Abstract: Concerns over the perceived negative impacts of computers on social development among children are prevalent but largely uninformed by plausibly causal evidence. We provide the first test of this hypothesis using a large-scale randomized control experiment in which more than one thousand children attending grades 6-10 across 15 different schools and 5 school districts in California were randomly given computers to use at home. Children in the treatment group are more likely to report having a social networking site, but also report spending more time communicating with their friends and interacting with their friends in person. There is no evidence that computer ownership displaces participation in after-school activities such as sports teams or clubs or reduces school participation and engagement.
    JEL: I20
    Date: 2016–12
  12. By: Friedrichsen, Jana; König, Tobias; Schmacker, Renke
    Abstract: A puzzle of the modern welfare state is that a large fraction of social benefits is not taken up. Using a laboratory experiment, we present evidence that stigmatization through public exposure causally reduces the take-up of a redistributive transfer by 30 percentage points. We build a theoretical model that interprets welfare stigma as unfavorable inferences about the claimant's type. Our design exogenously varies the informativeness of the takeup decision by varying whether transfer eligibility is based on ability or luck. We find that subjects avoid the inference both of being low-skilled and of being willing to live off others. Contrary to conventional wisdom, stigma may thus also contribute to low take-up if eligibility is not linked to economic performance.
    Keywords: stigma,signaling,redistribution,non take-up,welfare program
    JEL: D03 H31 I38 C91
    Date: 2016
  13. By: Mel Win Khaw; Luminita Stevens; Michael Woodford
    Abstract: We conduct a laboratory experiment to shed light on the cognitive limitations that may affect the way decision makers respond to changes in their economic environment. The subjects solve a tracking problem: they estimate the probability of a binary event, which changes stochastically. The subjects observe draws and indicate their draw-by-draw estimate. Our subjects depart from the optimal Bayesian benchmark in systematic ways, but these deviations are not simply the result of some boundedly rational, but deterministic rule. Rather, there is a random element in the subjects' response to any given history of evidence. Moreover, subjects adjust their forecast in discrete jumps rather than after each new ring draw, even though there are no explicit adjustment costs. They adjust by both large and small amounts, contrary to the predictions of a simple Ss model of optimal adjustment subject to a fixed cost. Finally, subjects prefer to report "round number" probabilities, even though that requires exerting additional effort. Each of these regularities resembles the behavior of firms setting prices for their products. We develop a model of inattentive adjustment and compare its quantitative fit with alternative models of stochastic discrete adjustment.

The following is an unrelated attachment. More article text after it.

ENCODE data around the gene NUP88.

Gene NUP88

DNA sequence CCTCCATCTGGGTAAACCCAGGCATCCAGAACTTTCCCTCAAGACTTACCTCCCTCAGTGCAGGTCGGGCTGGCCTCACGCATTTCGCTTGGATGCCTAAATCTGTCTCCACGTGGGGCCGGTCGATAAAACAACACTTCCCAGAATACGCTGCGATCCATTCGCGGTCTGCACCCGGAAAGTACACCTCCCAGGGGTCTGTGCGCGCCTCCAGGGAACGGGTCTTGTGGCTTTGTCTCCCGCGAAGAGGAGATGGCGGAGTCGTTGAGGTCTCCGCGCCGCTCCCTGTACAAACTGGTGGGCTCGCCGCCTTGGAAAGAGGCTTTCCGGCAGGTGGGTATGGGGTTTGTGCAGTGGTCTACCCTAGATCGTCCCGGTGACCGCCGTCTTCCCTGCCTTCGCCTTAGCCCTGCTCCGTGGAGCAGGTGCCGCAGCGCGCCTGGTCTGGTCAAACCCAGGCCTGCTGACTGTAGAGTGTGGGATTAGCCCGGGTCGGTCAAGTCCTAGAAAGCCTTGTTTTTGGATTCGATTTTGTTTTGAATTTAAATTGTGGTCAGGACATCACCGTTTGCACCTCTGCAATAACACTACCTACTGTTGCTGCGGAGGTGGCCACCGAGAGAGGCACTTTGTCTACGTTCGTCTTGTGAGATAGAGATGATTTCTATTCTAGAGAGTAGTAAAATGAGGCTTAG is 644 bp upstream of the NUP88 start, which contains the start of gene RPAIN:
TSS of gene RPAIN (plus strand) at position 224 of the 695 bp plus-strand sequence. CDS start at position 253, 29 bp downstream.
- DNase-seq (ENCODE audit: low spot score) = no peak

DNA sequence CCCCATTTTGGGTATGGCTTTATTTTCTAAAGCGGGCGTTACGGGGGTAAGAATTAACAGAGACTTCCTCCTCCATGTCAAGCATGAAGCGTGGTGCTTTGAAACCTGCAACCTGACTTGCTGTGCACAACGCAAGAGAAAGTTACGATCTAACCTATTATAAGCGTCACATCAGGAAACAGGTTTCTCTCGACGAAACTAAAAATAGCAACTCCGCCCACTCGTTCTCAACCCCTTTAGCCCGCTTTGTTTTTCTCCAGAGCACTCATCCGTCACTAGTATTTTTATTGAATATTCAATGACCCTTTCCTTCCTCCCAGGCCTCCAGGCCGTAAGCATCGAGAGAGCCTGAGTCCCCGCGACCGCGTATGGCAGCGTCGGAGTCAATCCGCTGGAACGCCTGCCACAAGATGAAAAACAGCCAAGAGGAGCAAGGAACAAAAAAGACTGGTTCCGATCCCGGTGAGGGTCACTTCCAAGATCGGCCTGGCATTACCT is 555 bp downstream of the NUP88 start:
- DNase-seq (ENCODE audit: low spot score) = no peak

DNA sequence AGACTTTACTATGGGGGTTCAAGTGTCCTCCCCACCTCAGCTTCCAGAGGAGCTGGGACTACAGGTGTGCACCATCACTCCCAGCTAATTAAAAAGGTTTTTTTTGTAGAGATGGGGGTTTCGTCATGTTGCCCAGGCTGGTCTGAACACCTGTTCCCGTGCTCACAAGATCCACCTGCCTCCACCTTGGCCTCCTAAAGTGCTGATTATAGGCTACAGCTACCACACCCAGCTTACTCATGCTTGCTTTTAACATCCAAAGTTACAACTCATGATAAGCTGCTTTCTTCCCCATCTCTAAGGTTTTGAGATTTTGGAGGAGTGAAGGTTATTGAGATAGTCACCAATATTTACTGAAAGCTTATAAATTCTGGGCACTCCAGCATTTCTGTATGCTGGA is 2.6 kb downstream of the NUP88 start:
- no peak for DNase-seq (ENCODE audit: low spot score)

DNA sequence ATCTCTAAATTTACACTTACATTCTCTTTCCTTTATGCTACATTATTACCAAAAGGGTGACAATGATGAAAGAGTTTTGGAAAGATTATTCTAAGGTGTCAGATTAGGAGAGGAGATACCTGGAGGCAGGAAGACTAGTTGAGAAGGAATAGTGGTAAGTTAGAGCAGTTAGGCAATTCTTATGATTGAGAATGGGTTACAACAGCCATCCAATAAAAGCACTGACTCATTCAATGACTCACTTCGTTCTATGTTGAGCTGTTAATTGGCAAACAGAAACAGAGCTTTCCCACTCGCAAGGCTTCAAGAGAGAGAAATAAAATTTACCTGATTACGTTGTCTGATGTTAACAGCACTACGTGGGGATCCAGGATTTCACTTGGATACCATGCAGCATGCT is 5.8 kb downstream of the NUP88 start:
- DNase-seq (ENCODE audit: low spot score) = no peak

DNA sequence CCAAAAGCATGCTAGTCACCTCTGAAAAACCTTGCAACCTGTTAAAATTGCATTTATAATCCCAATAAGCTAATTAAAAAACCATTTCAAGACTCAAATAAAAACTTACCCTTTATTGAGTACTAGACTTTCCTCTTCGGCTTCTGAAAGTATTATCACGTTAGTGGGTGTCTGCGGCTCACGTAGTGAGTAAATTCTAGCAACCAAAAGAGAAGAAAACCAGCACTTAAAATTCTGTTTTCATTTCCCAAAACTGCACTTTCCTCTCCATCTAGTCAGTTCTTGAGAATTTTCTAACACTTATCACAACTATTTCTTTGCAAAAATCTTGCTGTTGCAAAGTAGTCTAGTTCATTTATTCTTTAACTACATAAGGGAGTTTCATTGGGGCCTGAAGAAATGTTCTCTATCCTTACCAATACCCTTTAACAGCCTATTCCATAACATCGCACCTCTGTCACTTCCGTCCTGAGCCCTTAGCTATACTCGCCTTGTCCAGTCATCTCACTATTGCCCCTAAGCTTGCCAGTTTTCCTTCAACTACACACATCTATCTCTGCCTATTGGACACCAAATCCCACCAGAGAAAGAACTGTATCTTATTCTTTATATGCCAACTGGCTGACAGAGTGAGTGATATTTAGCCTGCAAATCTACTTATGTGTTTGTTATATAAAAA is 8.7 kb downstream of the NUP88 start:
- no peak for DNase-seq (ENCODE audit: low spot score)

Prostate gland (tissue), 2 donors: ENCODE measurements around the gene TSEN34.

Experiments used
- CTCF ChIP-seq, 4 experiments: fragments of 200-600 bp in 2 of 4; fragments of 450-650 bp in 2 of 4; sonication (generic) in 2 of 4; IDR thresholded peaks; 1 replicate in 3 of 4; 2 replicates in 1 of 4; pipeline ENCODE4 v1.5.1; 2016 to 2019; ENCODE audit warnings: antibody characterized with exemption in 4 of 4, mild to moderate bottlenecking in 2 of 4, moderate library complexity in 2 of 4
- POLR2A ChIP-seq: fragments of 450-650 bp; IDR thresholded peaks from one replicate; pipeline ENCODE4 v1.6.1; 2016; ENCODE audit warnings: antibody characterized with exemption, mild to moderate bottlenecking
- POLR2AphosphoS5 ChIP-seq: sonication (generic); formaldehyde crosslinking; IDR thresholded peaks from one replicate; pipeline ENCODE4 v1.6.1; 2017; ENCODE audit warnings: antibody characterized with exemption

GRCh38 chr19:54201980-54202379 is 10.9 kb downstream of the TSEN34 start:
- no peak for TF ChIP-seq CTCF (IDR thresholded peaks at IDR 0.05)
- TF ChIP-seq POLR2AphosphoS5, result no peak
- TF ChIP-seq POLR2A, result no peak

JEL: D84 E03
    Date: 2016–12
  14. By: Paul Chen; Martin Richardson
    Abstract: Vertical integration between providers of financial advice and producers of financial products is not uncommon. We consider the impact of disclosure where full disclosure of the incentives of an advisor to recommend the product of an upstream affiliate rather than from some other producer is not possible. We report the results of an experiment in which an informed advisor recommends to a less informed client one of two potential assets to purchase and also a price to offer. In one setting the incentives of the two players are fully aligned but in another the advisor receives an additional payment for selling one of the assets. We consider two treatments – with and without disclosure to the client of the advisor’s interests. With disclosure, the client is only informed of the presence but not the size of an additional payment the advisor receives for selling one of the assets. We find that an advisor’s conflict of interest influences their asset recommendation away from the asset that best serves the client’s interests. The partial disclosure of the advisor’s conflict of interest as common knowledge seems to influence neither the advisor’s recommended asset nor, more surprisingly, the client’s likelihood of rejecting the advisor’s recommendation. However, we do find that disclosure results in a larger financial payoff for the client in our experimental setup.
    Keywords: Experiment; financial advice; disclosure, conflict of interest
    JEL: G02 D04
    Date: 2016–12
  15. By: Cárcamo, Jorge; Cramon-Taubadel, Stephan von
    Abstract: Most researchers who analyze producers' preferences under uncertainty report that producers are averse towards risk and ambiguity scenarios. This aversion has an influence on producers' decision-making processes; hence the relevance of determining and analyzing these preferences as a key factor to design agricultural policies that help producers to cope with production uncertainty. In this study we elicit small-scale raspberry producers' preferences through field experiments in rural Maule (Chile). In addition, we identify producers' socioeconomic and farm characteristics that influence these preferences. Finally, we compare the two standard methods in the current literature to estimate producers' risk preferences from field experiments, and analyze if the estimation method influences these preferences. Our results show an asymmetry in producers' risk preferences; producers are twice as sensitive to losses as to gains. Additionally, we find that producers get smaller lottery utilities in scenarios where ambiguity is present, which implies ambiguity aversion. We also show that the method used to estimate risk preferences can influence the results, with obvious implications for policy design.